In many cases, inflection points that happen at the technological level enable broader competition versus create solid moats.

It is often these winner take all dynamic markets which have long incubation times or perceived moats, that we see late-movers try to meaningfully change the vector of competition. Whether these markets are autonomous vehicles, social networks, or geopolitical battles for AI supremacy.

AI Supremacy and Existential Technologies

The United States and China are in a deadlock battle for AI supremacy. China, a late-mover relative to the robust technology and academic industries in the US, has opted to change the vector of competition at a more social level.

China has taken advantage of their authoritarian social structure to disregard potential roadblocks to faster innovation such as privacy or security, in order to make up a large portion of their initial late start.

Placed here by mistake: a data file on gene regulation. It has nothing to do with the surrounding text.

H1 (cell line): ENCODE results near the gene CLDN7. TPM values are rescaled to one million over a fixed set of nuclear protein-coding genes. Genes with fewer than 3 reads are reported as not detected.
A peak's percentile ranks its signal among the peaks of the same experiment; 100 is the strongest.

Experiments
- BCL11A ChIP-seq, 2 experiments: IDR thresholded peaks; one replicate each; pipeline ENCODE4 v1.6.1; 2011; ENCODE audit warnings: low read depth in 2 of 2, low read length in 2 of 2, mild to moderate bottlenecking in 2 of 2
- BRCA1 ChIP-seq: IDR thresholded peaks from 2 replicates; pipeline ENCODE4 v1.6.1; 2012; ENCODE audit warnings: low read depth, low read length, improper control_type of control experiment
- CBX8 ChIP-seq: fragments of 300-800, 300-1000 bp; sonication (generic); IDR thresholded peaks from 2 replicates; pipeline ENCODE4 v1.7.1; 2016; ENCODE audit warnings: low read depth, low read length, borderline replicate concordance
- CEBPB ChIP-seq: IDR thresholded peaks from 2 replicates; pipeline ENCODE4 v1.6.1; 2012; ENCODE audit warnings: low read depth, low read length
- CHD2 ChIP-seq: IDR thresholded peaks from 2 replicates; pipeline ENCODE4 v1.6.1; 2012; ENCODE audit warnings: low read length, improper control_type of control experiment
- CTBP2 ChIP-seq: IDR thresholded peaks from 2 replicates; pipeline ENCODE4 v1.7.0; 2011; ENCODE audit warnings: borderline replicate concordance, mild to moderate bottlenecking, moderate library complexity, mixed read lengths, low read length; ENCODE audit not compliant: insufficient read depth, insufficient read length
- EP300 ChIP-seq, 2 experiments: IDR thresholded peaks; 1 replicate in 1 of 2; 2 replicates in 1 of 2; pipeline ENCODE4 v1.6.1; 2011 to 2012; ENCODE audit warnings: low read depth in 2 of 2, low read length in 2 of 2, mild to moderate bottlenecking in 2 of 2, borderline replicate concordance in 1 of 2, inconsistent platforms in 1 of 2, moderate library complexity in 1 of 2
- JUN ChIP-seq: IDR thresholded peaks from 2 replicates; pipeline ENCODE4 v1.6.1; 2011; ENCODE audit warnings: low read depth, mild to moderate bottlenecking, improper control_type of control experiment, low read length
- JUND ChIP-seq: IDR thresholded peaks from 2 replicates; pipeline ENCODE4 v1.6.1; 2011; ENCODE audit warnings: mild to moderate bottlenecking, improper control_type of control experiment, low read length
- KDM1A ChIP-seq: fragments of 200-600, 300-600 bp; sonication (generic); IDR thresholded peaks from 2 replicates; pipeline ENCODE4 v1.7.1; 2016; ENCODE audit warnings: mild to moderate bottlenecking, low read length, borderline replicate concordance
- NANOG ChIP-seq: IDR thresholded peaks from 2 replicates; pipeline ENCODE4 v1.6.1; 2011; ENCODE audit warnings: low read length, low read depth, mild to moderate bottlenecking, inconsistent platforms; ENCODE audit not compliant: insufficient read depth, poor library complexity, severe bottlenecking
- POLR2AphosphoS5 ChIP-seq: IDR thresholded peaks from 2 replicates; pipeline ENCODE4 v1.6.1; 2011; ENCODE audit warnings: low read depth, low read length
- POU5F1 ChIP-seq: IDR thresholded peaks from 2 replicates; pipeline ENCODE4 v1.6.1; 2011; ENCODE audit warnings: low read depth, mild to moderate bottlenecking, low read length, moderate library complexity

Again, Lee and Lim address this by clarifying that “path-creating catching up is much more likely to happen by public-private collaboration when the technological regime of the concerned industry is featured by a more fluid trajectory and high risk.”

As technology continues to proliferate and influence every component of geopolitical dynamics, it is clear that existential beliefs around technological supremacy will continue to inform how structural inflection points are created.

When a technology is viewed existential to a set of stakeholders, odd things can happen resulting in massive expenditure. Whether it’s in machine learning, self-driving, human computer interfaces, or at the government level, AI or Space supremacy.

Official Futures, Psychological Tipping Points, & FALSE Inflection Points

For any of these tools to work, however, those engaged in the process have to be willing to escape their own mindsets, to discard what Crews calls the “official future” and see what’s really out there. As Kennedy says, it doesn’t matter whether the technology is actually superior or mature, or even what the experts say about it: “It really comes down to the world’s collective assessment of whether that’s true or not”— whether the value the technology offers outweighs the costs, real or imagined, of adopting it

 – Identifying the Tipping Point, 2019